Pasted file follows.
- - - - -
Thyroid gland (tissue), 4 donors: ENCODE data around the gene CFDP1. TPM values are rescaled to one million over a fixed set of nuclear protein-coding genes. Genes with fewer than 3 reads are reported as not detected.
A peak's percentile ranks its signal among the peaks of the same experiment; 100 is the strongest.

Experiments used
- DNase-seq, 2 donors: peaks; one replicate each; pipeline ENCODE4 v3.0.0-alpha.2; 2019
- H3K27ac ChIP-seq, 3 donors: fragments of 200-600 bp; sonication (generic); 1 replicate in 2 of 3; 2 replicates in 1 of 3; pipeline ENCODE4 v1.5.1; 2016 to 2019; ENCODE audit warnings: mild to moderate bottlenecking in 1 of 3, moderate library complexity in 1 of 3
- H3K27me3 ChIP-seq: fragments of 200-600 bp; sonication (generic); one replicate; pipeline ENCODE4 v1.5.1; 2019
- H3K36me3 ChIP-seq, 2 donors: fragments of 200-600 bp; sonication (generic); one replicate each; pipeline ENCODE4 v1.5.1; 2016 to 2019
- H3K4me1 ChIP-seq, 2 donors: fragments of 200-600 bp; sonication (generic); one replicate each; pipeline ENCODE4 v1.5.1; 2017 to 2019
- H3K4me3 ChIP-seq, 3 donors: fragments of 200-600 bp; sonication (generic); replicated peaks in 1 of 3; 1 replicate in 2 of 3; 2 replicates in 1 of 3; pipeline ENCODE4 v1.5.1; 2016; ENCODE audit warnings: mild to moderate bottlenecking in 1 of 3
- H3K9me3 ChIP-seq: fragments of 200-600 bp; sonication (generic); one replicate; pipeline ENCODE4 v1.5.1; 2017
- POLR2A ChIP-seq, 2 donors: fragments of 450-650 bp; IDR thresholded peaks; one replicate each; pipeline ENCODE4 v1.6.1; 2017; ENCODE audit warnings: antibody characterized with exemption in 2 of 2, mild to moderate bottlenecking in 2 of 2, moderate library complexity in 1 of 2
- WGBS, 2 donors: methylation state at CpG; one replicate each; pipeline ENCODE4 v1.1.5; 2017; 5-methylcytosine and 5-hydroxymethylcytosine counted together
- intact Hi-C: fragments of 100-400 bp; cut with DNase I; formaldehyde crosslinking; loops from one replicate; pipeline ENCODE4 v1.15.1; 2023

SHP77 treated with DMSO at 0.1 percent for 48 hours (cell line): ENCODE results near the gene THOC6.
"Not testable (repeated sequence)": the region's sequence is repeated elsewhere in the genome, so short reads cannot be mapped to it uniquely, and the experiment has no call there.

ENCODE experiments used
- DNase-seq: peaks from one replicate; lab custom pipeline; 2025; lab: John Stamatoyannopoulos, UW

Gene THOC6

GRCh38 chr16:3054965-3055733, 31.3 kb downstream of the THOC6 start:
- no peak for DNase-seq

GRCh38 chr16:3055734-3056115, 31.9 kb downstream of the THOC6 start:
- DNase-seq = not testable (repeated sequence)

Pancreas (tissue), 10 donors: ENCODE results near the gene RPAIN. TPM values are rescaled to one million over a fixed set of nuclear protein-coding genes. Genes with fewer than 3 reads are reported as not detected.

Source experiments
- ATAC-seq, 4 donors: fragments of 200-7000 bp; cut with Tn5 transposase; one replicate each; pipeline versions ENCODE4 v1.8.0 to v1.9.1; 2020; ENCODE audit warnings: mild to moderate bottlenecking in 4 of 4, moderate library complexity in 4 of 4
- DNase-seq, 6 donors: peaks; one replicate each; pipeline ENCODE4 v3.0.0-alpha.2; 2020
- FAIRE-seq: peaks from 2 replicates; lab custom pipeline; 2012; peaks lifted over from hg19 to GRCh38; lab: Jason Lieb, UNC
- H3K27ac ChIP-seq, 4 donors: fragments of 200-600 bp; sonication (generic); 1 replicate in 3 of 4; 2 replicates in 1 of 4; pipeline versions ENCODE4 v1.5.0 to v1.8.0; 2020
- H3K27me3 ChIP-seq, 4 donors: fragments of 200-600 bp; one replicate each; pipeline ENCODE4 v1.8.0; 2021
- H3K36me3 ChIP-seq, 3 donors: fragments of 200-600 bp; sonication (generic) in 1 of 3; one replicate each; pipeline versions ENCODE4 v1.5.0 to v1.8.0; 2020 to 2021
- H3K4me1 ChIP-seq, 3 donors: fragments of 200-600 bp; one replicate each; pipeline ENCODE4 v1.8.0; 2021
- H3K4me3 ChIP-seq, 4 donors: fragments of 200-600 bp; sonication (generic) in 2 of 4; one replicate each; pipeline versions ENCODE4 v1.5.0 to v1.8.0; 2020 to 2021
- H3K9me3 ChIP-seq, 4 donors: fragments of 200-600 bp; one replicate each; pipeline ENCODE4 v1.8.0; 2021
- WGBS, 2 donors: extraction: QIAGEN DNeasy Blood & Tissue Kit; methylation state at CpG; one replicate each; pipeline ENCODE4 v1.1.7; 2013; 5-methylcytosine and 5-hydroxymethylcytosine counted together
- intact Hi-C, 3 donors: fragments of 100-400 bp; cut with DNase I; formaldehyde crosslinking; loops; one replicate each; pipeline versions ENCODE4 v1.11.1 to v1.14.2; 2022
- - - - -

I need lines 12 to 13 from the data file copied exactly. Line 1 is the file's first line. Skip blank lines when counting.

- WGBS, 2 donors: methylation state at CpG; one replicate each; pipeline ENCODE4 v1.1.5; 2017; 5-methylcytosine and 5-hydroxymethylcytosine counted together
- intact Hi-C: fragments of 100-400 bp; cut with DNase I; formaldehyde crosslinking; loops from one replicate; pipeline ENCODE4 v1.15.1; 2023